Alaska lost a dedicated advocate for wild Alaska last month. For the time I knew Susan Olsen, she always had a ready smile and a twinkle in her eye.
Susan was a founder of the Alaska Quiet Rights Coalition, which works to maintain and restore natural sounds and natural quiet in Alaska through advocacy and education for the benefit of people and wildlife. I first met Susan as a client for public lands cases at Trustees. She was so sharp, and while she may have been sitting quietly, her mind was always busy. When she spoke, she always brought important wisdom to the discussion.
Susan on the first Trustees trip to see polar bears
Susan joined other Trustees supporters on our first trip to Kaktovik to see polar bears in 2016. After settling into the Waldo Arms Hotel, we were soon out on the water to view the bears. Though scheduled for 20 hours of bear watching over the course of four days, the forecast promised high winds on the last day. We had to get in our time before the winds, so we took longer tours—five hours instead of four.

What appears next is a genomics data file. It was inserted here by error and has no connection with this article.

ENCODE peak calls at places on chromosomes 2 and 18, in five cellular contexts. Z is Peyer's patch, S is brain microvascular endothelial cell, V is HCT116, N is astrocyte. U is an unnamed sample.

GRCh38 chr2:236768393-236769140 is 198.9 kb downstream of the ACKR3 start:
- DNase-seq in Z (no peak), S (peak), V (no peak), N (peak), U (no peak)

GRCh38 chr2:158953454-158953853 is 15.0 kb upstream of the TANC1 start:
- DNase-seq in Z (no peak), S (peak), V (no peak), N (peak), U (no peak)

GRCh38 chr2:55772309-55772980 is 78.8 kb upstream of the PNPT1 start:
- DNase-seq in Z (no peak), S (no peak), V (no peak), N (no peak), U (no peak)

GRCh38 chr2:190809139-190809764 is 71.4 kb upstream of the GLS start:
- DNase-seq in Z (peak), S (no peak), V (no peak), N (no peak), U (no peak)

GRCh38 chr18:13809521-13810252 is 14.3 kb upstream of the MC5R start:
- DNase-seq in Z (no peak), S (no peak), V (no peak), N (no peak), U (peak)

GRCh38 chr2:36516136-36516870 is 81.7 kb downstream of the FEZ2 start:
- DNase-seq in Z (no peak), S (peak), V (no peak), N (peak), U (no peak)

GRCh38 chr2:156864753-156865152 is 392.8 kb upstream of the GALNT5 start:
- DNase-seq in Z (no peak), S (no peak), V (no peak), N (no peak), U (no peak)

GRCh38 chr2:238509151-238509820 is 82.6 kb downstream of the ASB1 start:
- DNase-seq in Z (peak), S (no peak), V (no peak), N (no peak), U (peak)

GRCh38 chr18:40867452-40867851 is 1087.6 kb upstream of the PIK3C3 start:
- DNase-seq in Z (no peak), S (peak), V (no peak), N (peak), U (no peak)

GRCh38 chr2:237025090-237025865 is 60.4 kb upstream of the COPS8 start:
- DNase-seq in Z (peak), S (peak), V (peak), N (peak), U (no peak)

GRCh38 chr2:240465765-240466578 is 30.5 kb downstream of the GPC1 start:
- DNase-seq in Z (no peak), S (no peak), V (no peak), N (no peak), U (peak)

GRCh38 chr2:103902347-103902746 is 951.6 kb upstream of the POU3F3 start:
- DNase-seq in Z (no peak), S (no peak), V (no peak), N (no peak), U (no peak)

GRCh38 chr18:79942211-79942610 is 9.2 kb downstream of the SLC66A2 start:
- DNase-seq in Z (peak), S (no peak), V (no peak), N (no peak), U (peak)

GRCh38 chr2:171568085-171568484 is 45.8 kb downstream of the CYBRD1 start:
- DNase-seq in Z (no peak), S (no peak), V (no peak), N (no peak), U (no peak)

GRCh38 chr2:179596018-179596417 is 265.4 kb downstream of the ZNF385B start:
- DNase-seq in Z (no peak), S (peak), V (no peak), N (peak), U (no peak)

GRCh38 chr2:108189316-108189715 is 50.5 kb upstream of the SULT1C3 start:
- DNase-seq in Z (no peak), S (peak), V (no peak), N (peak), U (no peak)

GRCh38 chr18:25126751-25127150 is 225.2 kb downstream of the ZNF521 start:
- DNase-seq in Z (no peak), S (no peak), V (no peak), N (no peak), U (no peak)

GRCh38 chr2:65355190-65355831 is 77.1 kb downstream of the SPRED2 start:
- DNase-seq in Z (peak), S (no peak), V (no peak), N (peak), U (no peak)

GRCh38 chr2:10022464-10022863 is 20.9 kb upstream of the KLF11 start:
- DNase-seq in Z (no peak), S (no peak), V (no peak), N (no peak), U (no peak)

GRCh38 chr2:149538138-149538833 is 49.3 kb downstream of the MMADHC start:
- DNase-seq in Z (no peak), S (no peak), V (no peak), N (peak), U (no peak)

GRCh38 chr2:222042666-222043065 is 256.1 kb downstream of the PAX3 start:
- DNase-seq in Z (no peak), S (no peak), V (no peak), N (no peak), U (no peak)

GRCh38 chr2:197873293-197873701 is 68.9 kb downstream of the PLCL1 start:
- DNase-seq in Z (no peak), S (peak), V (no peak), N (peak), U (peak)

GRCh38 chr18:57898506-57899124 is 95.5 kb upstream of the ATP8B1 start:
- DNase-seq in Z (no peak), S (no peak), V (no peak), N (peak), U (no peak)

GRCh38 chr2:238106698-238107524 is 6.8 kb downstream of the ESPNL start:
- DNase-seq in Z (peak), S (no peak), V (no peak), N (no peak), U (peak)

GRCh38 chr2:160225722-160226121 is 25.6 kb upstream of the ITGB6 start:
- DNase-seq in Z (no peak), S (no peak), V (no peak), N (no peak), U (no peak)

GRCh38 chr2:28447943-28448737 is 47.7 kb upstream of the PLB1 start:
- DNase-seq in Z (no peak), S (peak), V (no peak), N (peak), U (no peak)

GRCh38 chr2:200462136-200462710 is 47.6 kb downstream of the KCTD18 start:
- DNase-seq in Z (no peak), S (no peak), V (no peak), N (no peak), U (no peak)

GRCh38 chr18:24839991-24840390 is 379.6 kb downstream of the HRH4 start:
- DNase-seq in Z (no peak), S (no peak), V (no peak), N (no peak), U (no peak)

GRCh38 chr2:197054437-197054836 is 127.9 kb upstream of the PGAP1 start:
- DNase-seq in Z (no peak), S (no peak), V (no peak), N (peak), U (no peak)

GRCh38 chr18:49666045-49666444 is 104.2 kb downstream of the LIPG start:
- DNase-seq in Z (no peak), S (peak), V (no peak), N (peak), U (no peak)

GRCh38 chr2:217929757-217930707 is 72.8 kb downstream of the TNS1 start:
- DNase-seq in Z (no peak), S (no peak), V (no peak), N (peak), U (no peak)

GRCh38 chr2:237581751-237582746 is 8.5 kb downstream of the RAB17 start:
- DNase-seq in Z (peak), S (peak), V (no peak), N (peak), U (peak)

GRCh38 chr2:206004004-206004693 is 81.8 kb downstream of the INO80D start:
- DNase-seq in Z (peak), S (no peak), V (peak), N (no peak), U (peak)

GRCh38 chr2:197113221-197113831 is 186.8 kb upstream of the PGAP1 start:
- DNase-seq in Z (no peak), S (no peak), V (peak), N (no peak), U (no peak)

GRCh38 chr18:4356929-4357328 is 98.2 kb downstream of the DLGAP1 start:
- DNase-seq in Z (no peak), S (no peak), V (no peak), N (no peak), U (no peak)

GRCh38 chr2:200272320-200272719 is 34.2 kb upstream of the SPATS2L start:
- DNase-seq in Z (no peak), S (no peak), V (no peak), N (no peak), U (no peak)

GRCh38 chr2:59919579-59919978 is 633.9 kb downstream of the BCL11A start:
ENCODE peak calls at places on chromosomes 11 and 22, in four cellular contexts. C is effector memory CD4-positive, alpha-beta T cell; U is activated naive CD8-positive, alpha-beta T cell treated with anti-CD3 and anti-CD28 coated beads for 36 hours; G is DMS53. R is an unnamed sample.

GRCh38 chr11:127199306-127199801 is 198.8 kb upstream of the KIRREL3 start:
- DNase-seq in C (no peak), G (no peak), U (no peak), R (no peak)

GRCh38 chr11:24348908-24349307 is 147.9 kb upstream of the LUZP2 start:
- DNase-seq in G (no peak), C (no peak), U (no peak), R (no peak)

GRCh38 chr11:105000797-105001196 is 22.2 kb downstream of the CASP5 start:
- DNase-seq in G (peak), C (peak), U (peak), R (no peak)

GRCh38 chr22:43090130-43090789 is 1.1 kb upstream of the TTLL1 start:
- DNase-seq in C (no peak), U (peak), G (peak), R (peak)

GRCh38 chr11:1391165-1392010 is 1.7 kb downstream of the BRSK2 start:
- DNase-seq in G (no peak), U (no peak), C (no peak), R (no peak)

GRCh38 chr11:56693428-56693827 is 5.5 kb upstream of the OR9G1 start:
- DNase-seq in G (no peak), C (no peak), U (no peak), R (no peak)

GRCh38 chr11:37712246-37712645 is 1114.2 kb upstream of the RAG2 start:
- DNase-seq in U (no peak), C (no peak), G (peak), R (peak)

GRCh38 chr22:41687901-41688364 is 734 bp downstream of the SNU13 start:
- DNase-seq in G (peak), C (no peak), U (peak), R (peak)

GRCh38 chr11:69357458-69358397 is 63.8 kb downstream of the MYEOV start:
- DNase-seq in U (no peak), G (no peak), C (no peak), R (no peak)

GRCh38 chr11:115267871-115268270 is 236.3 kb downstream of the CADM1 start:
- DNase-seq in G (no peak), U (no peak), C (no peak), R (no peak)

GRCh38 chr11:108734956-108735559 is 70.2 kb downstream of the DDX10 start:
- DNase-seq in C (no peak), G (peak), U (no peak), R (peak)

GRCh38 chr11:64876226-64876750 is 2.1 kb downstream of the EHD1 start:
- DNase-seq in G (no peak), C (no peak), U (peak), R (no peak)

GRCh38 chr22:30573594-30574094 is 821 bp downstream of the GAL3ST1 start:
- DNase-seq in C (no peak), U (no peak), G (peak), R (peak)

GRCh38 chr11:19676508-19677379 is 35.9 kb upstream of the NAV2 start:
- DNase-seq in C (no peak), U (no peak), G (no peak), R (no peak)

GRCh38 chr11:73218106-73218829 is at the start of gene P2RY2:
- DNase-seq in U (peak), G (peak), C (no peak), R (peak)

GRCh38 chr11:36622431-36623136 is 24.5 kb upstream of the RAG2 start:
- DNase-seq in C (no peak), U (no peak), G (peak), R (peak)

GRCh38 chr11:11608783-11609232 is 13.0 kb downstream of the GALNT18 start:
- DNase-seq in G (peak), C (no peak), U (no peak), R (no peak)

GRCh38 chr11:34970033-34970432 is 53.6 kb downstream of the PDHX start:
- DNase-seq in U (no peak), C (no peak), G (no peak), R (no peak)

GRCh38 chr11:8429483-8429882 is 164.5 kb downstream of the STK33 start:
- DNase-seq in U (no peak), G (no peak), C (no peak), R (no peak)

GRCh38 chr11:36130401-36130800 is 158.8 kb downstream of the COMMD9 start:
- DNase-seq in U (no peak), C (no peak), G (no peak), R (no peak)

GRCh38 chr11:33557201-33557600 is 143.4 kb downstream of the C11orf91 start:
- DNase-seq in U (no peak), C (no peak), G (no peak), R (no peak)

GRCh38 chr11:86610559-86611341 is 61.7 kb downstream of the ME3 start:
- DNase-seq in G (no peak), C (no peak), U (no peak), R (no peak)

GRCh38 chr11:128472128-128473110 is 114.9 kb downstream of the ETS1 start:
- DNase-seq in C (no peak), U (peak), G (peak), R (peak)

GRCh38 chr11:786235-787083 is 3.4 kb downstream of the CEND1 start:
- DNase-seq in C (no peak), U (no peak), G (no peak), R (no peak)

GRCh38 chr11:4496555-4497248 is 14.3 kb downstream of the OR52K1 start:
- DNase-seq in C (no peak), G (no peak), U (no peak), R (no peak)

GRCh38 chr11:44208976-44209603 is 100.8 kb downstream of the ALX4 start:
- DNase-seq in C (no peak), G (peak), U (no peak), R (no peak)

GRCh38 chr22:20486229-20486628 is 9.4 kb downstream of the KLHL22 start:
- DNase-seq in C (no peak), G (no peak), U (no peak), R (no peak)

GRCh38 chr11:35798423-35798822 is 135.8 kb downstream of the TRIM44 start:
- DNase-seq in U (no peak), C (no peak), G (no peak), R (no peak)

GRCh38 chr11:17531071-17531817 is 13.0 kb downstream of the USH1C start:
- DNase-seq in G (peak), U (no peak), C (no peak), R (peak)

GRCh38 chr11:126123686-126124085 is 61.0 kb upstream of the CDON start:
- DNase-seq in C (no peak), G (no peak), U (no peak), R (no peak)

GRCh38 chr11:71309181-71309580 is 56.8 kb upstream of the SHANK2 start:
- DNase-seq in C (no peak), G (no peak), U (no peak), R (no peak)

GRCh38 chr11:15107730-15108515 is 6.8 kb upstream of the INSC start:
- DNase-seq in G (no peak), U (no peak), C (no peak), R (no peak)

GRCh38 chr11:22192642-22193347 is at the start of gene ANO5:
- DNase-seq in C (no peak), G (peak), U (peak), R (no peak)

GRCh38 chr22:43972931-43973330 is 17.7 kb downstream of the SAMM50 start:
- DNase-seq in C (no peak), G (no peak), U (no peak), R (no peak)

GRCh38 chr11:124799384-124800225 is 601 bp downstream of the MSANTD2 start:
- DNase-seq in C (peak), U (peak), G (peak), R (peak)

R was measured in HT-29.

The weather was pretty good before the weather came in on Sunday, but it did get cold. We wore layer after layer after layer, and by the time we were dressed and in our boots, we had to rush outside before we overheated. Susan was a trooper and had a great time seeing the amazing bears. We had lively discussions with the guides, and we learned and laughed a lot.
A quiet force in conservation
I feel very fortunate to have had the time with Susan and the others in an experience not many get to have.
Susan was a beautiful person. Her passionate advocacy for the wild and pristine places—the quiet—will be missed by many. I feel privileged to have known her and learned from her. Trustees will continue to protect those lands and experiences Susan loved.